The “eaters” recognize each other without saying a word, by their olfactory faculty alone, wandering incognito among the living like vampires in perdition – or junkies lacking, depending on the reading level. This is what leads Maren to meet Sully, a more experienced “eater” played by Mark Rylance (Oscar for Best Actor in a Supporting Role for The Bridge of Spies), who delivers here a laughable performance by dint of overplaying this crazy and unhealthy prowler; and again, that’s nothing compared to the caricatural antics of his peers, Michael Stuhlbarg (in redneck filthy and bloodthirsty) and Chloë Sévigny.
Only Taylor Russell and Timothée Chalamet come out of it more or less unscathed, navigating as best they can within a film that never knows which foot to dance on and brings back ultimately the strange tendency of his characters to the inevitable imprint of trauma (the absence of a mother, the loss of love of a father, etc.).
Only eaters left alive
So much for the beginnings of Bones and All, hybrid film juggling rather clumsily with the genres it claims. Luca Guadagnino’s staging quickly finds itself short-circuited by an overflowing goodwill, betrayed by the filmmaker’s application to pay polite homage to horror cinema; witness the tons of hemoglobin spilled (in France, the film is prohibited for children under 16), thus decking out his feature film with a vintage layer that is certainly well made – thanks in particular to its night scenes conveying the codes ( fog, contrasts, cast shadows, zooms, etc.) of 1980s horror cinema – but far too inconsistent, because strictly mimetic.
This filiation covers a screenplay (by David Kajganich, already at work on A Bigger Splash and Suspiria) of a road-movie of emancipation that is ultimately very agreed, or the wandering of two young marginal beings crossing rural America aboard their pick-up, spinning hand in hand towards an uncertain end, barely a blink of an eye veiled in Bonnie & Clyde (1967) by Arthur Penn or even to the murderous lovers of The Wild Stroll (1973) by Terrence Malick.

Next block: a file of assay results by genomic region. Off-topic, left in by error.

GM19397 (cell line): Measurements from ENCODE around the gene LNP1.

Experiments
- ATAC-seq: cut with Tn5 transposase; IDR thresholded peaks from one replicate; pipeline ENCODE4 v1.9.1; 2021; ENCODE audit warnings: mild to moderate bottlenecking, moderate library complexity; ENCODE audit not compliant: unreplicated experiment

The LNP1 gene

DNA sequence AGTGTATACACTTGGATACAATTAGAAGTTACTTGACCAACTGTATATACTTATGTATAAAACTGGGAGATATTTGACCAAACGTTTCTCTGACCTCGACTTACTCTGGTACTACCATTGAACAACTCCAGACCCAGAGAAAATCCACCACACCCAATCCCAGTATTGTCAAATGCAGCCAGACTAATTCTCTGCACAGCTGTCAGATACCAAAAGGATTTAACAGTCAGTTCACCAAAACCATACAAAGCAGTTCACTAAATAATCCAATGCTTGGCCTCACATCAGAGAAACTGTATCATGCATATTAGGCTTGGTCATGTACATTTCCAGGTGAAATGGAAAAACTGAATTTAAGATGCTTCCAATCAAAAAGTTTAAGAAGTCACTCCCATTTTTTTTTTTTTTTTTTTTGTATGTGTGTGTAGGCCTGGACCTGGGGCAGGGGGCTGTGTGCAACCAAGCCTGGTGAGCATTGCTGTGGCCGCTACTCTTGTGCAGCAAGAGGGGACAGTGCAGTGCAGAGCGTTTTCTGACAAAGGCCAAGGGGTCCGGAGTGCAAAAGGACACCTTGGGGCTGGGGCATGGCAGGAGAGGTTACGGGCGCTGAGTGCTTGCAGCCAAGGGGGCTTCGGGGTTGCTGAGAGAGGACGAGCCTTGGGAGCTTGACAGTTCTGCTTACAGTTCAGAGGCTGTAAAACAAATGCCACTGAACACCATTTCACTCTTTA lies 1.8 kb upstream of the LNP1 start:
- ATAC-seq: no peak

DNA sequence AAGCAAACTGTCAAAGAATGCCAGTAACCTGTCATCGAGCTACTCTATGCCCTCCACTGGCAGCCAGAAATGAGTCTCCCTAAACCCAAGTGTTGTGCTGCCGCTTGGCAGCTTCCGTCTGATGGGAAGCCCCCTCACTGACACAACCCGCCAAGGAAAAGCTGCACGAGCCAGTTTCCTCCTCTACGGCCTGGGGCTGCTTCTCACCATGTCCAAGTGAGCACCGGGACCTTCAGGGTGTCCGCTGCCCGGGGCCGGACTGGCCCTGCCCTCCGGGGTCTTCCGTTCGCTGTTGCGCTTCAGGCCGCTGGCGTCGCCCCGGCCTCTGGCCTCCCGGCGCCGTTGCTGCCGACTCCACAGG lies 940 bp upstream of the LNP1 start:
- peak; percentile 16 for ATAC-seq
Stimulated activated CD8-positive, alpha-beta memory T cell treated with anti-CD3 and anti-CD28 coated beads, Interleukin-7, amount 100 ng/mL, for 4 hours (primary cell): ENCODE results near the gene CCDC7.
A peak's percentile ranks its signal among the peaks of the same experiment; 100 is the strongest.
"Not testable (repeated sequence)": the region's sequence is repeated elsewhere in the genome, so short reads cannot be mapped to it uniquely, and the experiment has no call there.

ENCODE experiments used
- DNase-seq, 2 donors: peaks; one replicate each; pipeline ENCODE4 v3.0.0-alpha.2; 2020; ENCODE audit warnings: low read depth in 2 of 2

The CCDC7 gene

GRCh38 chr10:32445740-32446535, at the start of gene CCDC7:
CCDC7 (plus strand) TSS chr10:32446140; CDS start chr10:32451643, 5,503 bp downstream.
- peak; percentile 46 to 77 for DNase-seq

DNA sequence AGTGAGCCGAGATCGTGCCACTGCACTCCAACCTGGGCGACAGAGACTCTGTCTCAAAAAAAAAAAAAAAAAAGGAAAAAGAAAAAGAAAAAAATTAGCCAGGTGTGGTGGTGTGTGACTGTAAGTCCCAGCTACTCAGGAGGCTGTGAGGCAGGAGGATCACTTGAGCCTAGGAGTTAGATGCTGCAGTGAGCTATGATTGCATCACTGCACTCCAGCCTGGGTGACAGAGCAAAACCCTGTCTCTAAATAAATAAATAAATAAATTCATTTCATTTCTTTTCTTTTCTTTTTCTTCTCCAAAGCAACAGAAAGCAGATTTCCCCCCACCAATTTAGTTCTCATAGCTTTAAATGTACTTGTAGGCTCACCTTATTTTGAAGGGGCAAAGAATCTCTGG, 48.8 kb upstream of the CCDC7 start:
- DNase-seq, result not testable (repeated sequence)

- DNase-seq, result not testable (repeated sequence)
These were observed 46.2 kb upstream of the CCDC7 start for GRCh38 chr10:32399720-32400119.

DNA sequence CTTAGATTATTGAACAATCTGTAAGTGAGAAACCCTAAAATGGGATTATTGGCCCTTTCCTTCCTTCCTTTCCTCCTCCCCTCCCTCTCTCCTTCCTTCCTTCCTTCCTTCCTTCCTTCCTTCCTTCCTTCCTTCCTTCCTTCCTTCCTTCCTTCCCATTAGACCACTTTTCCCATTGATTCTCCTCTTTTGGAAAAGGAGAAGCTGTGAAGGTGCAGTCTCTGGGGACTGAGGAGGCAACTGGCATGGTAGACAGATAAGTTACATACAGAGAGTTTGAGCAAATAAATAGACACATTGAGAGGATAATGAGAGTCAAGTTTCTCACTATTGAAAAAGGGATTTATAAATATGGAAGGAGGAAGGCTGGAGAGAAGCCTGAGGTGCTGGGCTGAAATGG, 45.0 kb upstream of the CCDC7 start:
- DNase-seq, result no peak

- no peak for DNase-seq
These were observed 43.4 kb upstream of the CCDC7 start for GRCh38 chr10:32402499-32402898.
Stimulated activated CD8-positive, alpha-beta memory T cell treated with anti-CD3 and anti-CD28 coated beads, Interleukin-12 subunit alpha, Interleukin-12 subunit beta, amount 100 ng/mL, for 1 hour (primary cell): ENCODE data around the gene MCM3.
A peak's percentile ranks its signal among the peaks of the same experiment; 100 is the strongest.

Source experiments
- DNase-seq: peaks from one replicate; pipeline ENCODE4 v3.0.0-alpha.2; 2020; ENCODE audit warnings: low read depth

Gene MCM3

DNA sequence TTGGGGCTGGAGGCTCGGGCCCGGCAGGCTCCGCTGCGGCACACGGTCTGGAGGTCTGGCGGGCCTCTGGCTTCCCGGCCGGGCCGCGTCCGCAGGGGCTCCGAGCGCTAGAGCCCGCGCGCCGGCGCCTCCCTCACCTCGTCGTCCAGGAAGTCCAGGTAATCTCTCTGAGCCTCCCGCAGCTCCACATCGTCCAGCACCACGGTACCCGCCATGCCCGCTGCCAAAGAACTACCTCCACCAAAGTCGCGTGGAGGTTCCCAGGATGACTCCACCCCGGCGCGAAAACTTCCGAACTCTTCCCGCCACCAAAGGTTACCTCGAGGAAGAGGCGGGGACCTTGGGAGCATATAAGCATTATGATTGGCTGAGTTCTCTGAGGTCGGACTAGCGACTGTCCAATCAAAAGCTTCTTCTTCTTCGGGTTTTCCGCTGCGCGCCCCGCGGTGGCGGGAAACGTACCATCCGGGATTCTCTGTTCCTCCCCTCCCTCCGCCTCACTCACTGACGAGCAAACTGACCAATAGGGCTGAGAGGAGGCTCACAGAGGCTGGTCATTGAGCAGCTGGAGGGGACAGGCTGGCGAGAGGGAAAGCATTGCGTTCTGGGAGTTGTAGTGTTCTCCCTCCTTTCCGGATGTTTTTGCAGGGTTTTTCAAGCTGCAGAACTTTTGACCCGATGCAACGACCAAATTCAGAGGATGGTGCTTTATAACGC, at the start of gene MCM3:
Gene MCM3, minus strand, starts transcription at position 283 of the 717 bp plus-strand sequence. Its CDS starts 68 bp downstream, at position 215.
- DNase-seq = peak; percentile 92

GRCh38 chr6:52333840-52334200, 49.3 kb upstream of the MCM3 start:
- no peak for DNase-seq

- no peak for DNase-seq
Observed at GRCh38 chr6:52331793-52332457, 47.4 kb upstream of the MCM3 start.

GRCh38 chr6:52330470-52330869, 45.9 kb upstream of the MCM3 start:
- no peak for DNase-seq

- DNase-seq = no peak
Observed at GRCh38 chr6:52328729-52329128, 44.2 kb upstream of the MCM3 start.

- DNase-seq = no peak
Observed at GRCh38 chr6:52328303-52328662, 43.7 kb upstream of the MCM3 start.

By thus resting on the reminiscence of other cinemas, Guadagnino deprives his film of any singularity. Its inspirations never add up in a convincing way and the film settles quite quickly in its soft belly, as if convinced of its own audacity, one genre successively taking precedence over the other. When the film switches fully into the road-movie, the beauty of the landscapes crossed is a must, in this case contaminated by an avalanche of pop songs just as damaging as the uninspired soundtrack by Trent Reznor and Atticus Ross.
Unlike films such as Walrus (Tomas Alfredson) Where Severe (Julia Ducournau), the heavy image of cannibalism – what it says about the relationship to the body, to sexuality, etc. – is never really supported by Guadagnino. It is only for aesthetic amusement, for the pure pleasure of metaphor in order to embellish an inconsistent scenario and hastening the resolution of its meager stakes in a botched last act. Despite its enticing program, Bones and All definitely leaves us hungry.
Bones and All, by Luca Guadagnino, 2h10, with Taylor Russell, Timothée Chalamet, Mark Rylance, Michael Stuhlbarg, André Holland and Chloë Sevigny. In theaters November 23, 2022.